Who knew that a word study could read like an adventure story—welcome to the world of the Holy Spirit in the Old Testament. As Jack Levison guides us through the various uses of the word in the Hebrew Scriptures, he offers insight into the refreshment, the surprise, the danger, and the boundlessness of the Spirit of God. Reading this book instantly enhanced my own appreciation for how the New Testament speaks of the Holy Spirit not in a vacuum but in continuity with the Old Testament witness. This is an exciting, illuminating read from beginning to end. —Peter Gosnell, professor of religion, Muskingum University
Jack cracks open the challenging and provocative world of the Spirit in the Old Testament, offering readers cogent and comprehensive insights. In what CT calls an adventure story, Jack reveals the surprising and rich nuances of rûah in the Old Testament. This is an essential accomplishment because the word rûah (commonly translated as breath, wind, spirit, or Spirit) occurs in the Old Testament 378 times–more frequently than torah, shalom, or Sabbath.
This book plunges readers into an imaginative realm of fresh senses, sounds, and skills. It recaptures Israel’s tenacious sense of the Spirit’s energy as it was expressed by a series of vibrant verbs: blowing, breathing, coming, resting, passing, pouring, filling, cleansing, standing, and guiding. Readers will encounter all of the Old Testament expressions of the Spirit —passages that challenge the conventional, confront the commonplace, and transport us to a world of wisdom, work, and wonder.
“In this fluent and elegant book, Jack Levison makes two points of fundamental importance for Christian theology: (1) the Christian understanding of the spirit must be grounded in the multifaceted rûaḥ (breath, wind, spirit) of the Hebrew Bible, and ( 2) the saving spirit of God cannot be divorced from the spirit/breath that gives life. A remarkable and subtle contribution to biblical theology.”— John J. Collins, Yale Divinity School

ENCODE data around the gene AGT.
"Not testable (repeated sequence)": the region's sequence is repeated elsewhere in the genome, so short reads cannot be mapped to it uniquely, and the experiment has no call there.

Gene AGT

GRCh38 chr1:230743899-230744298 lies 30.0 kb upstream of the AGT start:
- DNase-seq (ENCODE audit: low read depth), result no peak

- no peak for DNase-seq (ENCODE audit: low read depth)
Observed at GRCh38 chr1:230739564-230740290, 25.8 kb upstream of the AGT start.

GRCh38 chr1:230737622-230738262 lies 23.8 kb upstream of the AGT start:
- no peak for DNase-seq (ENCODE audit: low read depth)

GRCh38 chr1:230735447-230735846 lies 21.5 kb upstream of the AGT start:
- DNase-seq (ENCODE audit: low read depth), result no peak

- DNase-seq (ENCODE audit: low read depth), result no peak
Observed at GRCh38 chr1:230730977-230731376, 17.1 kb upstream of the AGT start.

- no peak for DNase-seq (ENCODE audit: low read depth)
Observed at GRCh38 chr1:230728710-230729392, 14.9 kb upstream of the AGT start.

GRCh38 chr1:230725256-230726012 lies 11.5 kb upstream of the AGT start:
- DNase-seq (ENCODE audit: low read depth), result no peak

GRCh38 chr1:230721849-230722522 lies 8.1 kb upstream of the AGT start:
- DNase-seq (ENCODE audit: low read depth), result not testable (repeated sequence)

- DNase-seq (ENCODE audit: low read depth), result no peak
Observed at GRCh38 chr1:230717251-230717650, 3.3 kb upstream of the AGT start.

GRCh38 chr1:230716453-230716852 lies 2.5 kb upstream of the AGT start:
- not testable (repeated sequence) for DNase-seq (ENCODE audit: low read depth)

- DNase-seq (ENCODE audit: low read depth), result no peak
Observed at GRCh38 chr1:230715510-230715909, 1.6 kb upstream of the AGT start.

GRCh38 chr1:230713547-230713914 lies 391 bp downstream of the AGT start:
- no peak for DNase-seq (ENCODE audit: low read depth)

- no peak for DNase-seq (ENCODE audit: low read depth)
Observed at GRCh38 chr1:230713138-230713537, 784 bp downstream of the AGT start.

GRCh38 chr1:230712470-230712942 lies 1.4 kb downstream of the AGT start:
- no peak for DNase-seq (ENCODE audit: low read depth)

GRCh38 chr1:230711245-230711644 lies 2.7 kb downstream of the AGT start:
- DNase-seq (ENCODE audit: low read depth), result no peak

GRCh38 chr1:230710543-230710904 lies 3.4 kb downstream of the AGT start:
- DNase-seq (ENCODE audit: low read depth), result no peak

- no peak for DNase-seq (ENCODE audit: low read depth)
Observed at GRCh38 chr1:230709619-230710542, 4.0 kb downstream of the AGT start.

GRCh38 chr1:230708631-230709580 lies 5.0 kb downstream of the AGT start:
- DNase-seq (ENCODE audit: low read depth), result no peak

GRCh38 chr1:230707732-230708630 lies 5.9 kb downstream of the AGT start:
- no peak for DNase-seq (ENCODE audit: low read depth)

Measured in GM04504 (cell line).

“From the spirit that broods over the face of the deep in Genesis to a remnant of the spirit found in Malachi, the Old Testament is saturated with the holy breath, wind, and spirit of God. A Boundless God is a remarkable achievement, alerting the reader to the ubiquitous and transforming presence of the holy spirit throughout the Old Testament.”— Brian Zahnd, pastor of Word of Life Church, St. Joseph, Missouri; author of Postcards from Babylon
“It’s well known that the Hebrew word for spirit is also the word for wind and for breath, but I don’t think anyone has done as much with that fact as Levison in this book. A beautiful combination of the academic and the nurturing, it works by careful, thoughtful, life-giving study of whole passages where rûaḥ appears, and it invites measured and reflective assimilation.”— John Goldingay, Fuller Theological Seminary
“A careful study of rûaḥ from the Jewish Scriptures that takes the reader on a journey into an expansive vision for what is meant by talk of the breath, wind, spirit, or Spirit of God. Readers will be challenged to lay down old paradigms and dichotomies and to embrace an understanding of the spirit that is far more nuanced than before.”— Lucy Peppiatt, Westminster Theological Centre, United Kingdom
“By allowing the Hebrew Scriptures to speak with their own voice, Levison has demonstrated that spirit in the witness of ancient Israel overflows our neatly drawn theological boundaries. The result is a fresh theological vision of the mystery of life that we share with all of creation. I found this book richly stimulating.”— Frank D. Macchia, Vanguard University of Southern California; Centre for Pentecostal and Charismatic Studies, Bangor University, Wales, United Kingdom